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North Vancouver man runs 275 km to win ‘backyard’ ultramarathon

Jonny Bullock tallied more than 290K steps over a 41-hour period
North Vancouver’s Jonny Bullock runs one of 41 laps of a 6.7-kilometre loop in Abbotsford, where he won the inaugural Fat Dog Backyard Ultra on March 24. | Courtesy of Erik Bird

In this race, you only win if everyone else gives up.

And that’s what happened to North Vancouver’s Jonny Bullock on March 24, after running a gruelling 275 kilometres over a 41-hour period.

At the inaugural Fat Dog Backyard Ultra in Abbotsford, competitors circled a 6.7 km loop in under an hour as many times they can. During the race, Bullock and Adreas Klawitter of Abbotsford duked it out for 40 laps. But Bullock was the only one to make it to 41.

If the format isn’t brutal enough, the final pair are the only officially recognized in the results: Bullock with a place, Klawitter with an assist and the rest with a “did not finish.”

Life after the extreme distance race is another challenge unto itself. Over the phone, Bullock described the severe bruising and swelling in the lower half of his body, his 50-per-cent brain power and having to respond to neighbours asking why he’s walking around like a zombie.

“I keep taking little breaks, putting my hands on my knees and hunched over to recuperate from it,” he said. “And this is all within 200 metres of the house – just very small steps.”

Previously, Bullock had ran several other long-distance races: a few ultras, a 100-mile, a couple 50 km events. A big part of the appeal of those long runs is taking in all the beautiful sights and going on a journey, he said. But the backyard event is just the same old loop, over and over, again and again.

“It’s quite monotonous,” Bullock said.

Yet, at the same time, it's like a roller coaster ride.

"You have ups and downs, emotionally and physically. You feel that you’re at your lowest, and you wouldn’t be able to do another lap, then you drag yourself for another one or two, things pick up and feel fresh again, and you could go all day," he said. “So it’s riding those waves, which is quite fun."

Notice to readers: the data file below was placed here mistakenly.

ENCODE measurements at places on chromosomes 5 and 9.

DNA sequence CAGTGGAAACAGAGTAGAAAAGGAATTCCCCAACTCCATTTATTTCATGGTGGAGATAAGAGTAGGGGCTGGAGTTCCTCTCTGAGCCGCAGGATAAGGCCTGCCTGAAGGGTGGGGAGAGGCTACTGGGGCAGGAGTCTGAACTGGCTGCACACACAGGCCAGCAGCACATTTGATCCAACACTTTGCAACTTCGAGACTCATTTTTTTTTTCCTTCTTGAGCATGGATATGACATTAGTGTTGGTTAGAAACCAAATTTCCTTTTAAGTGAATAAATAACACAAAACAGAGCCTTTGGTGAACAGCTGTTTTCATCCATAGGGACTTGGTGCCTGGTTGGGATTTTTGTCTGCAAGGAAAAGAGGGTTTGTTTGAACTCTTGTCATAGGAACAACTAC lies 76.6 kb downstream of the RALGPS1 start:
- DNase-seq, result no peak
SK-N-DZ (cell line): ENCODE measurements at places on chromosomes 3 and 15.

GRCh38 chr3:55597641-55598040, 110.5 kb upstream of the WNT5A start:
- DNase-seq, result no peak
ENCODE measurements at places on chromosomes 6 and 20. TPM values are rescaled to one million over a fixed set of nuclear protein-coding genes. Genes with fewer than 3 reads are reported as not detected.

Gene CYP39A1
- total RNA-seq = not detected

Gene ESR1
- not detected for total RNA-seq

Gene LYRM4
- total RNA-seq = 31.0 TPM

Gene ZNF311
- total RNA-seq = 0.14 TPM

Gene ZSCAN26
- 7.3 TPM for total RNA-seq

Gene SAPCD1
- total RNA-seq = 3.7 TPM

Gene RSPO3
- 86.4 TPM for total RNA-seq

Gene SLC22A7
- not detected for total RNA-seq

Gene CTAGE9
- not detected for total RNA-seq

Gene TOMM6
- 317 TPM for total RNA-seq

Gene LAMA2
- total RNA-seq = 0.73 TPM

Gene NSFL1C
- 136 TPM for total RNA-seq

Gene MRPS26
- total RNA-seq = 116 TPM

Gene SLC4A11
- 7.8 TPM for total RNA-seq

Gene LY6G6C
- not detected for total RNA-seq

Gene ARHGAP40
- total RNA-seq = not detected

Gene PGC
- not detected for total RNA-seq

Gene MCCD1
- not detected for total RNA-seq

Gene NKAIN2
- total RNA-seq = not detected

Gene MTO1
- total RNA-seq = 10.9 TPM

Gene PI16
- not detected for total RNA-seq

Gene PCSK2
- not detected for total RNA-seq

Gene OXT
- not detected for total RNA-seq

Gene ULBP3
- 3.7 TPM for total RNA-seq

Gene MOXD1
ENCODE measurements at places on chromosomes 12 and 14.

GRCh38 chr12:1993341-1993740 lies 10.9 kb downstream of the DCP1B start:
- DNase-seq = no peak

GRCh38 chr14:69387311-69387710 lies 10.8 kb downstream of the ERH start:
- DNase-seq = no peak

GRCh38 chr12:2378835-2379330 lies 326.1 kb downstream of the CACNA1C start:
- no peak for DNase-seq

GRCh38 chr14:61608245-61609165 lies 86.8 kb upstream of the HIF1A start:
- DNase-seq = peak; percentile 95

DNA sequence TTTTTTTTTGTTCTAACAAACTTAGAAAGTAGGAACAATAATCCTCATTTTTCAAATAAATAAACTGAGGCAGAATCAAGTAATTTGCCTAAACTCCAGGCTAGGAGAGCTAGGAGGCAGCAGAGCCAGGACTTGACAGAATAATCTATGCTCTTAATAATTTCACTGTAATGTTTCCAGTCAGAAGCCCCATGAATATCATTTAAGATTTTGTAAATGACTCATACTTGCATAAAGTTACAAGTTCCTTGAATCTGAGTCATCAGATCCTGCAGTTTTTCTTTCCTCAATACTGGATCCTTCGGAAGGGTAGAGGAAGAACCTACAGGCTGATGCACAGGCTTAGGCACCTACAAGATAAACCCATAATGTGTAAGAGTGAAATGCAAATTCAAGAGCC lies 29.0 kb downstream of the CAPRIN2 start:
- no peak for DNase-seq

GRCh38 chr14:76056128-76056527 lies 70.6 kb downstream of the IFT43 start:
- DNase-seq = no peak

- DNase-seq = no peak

41 hours, 290K steps, more than 15K calories

When he finally hobbled over the finish line for the last time, Bullock said it took him a bit to get over the disbelief that he could finally stop running.

“Erik (Bird), the race director, had to say it was over a few times before it kicked in,” he said.

All in all, Bullock averaged a lap time of 45 minutes and 41 seconds, using the 10 to 15 minutes left over each hour to eat, drink and change his shoes. He spent 31 hours moving during a 41-hour race time. In total, he tallied 290,000 steps and burned between 15,000 and 20,000 calories.

Bullock attributes his success to being “very stubborn” and his desire to push himself beyond anything he’s done before. He also thanks his partner Finn Roberson, who was his race manager, and the rest of the team that supported him.

In his bruised and battered state, Bullock said he is grateful to be able to work from home, and said he is going to cut back on distance running for the foreseeable future.

That is, unless he is chosen for a national team – British or Canadian – for the Backyard Ultra World Championship in Tennessee, held at the same location as the famous Barkley Marathons.

Chilliwack’s Ihor Verys recently won the Barkley race in March. Verys also came second in the Backyard Championship last October, after running more than 715 km.

“If I had the opportunity to get on there, I wouldn’t be able to resist,” Bullock said.


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